Always the same:

“If it hadn’t been for him…”

My dad never spoke much about it except to shake his head whenever he remembered the reprimand.

The reprimand came from the Florida Baptist Convention a few weeks after the shelters had been emptied and people returned to their homes. (Dad had caused many of the shelters to be opened in the first place because, as the home missionary in a region where, in those days at least, Southern Baptists probably outnumbered all other faiths and denominations combined, he was best positioned to provide information to pastors and church boards who otherwise would have had little idea of the scale of the immediate need, not to mention assure them that blankets and food would be delivered, even if he didn’t yet know from where, no matter how many refugees they took in–there are times when being an ex-con man comes in handy, even in the service of the Lord).

The leadership of the Florida Baptist Convention took a dim view of missionaries who used their discretionary funds to do things like purchase blankets for people turned out of their homes. They weren’t really fond of doing it for church members. And they were especially not fond of doing it for just anybody who needed it.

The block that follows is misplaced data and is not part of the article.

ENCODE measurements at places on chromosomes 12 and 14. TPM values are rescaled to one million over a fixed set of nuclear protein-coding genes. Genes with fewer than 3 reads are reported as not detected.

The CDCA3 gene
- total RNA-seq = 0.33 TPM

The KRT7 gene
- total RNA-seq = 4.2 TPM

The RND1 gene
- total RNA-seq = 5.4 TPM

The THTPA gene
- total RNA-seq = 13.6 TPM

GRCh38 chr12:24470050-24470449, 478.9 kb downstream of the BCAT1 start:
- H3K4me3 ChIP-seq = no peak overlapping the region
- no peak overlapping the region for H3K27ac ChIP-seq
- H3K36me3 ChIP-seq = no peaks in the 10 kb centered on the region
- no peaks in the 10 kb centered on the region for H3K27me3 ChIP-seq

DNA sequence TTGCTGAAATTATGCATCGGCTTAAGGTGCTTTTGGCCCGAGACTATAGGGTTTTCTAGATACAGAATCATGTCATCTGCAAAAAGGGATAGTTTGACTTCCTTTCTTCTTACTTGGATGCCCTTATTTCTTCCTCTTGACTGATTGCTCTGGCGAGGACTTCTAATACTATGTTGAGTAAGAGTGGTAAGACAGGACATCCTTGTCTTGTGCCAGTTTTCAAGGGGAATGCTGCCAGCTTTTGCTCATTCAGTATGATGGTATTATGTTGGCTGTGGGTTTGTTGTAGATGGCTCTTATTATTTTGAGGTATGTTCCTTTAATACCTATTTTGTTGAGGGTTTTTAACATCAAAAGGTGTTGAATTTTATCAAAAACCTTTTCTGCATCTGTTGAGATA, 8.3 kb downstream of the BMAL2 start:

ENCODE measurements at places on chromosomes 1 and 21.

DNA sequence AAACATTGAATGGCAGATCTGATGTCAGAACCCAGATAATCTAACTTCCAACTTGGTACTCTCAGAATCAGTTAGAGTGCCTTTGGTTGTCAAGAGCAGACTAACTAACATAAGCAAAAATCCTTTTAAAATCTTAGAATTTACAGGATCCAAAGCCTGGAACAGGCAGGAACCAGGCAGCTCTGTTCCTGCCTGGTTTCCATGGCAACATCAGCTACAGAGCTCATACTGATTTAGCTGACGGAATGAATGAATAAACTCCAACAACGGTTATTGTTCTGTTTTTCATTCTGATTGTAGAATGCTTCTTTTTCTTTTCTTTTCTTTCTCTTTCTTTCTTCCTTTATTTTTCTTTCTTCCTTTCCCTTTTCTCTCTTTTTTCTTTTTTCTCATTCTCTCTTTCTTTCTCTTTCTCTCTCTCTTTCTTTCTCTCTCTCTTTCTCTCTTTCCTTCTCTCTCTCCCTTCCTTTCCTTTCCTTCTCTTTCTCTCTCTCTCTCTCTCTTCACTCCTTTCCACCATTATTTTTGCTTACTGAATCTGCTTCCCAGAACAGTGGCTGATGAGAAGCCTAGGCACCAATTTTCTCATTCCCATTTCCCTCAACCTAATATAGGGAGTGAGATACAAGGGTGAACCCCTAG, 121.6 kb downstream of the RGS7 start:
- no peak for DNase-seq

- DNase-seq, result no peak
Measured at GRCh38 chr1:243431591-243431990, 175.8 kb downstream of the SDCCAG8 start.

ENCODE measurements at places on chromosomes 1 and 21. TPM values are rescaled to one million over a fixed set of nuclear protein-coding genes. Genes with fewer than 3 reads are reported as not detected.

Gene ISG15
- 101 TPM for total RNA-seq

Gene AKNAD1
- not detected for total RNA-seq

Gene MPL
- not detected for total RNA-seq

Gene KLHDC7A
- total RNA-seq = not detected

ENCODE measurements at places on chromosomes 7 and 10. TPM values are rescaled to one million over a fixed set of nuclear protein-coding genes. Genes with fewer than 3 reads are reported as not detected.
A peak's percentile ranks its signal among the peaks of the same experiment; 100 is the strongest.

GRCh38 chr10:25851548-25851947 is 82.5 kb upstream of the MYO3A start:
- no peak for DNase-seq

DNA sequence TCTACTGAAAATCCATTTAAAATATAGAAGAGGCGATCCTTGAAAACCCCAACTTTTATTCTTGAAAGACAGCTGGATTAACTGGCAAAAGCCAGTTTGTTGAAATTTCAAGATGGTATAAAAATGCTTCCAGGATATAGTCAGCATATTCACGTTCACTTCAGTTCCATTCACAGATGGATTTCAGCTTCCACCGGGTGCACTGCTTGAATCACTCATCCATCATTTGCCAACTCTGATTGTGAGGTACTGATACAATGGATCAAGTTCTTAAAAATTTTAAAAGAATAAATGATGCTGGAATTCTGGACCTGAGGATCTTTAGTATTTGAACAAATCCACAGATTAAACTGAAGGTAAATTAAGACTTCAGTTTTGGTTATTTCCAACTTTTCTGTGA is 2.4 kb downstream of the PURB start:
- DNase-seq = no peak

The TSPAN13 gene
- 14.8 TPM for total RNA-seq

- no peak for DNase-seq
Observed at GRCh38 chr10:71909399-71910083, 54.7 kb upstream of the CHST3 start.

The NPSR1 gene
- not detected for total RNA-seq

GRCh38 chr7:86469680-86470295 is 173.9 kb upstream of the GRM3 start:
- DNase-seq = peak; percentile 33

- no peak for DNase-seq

It was all part of a new attitude inside the hierarchy of a church body that, like most Protestant denominations, had been famously non-hierarchical for most of its existence. (Just as an example, the church I was raised in, in another part of the state, split four times before I was thirteen, always over matters of hair-split doctrine–such arguments are the Protestant’s version of “Don’t Tread on Me.”)

The new hierarchy was going to do what all hierarchies do and restore order. In this case to things like disaster relief and prison ministries. Henceforth, my dad was told, before any money was spent, funds would be doled out through proper channels only, with all appropriate forms signed in triplicate.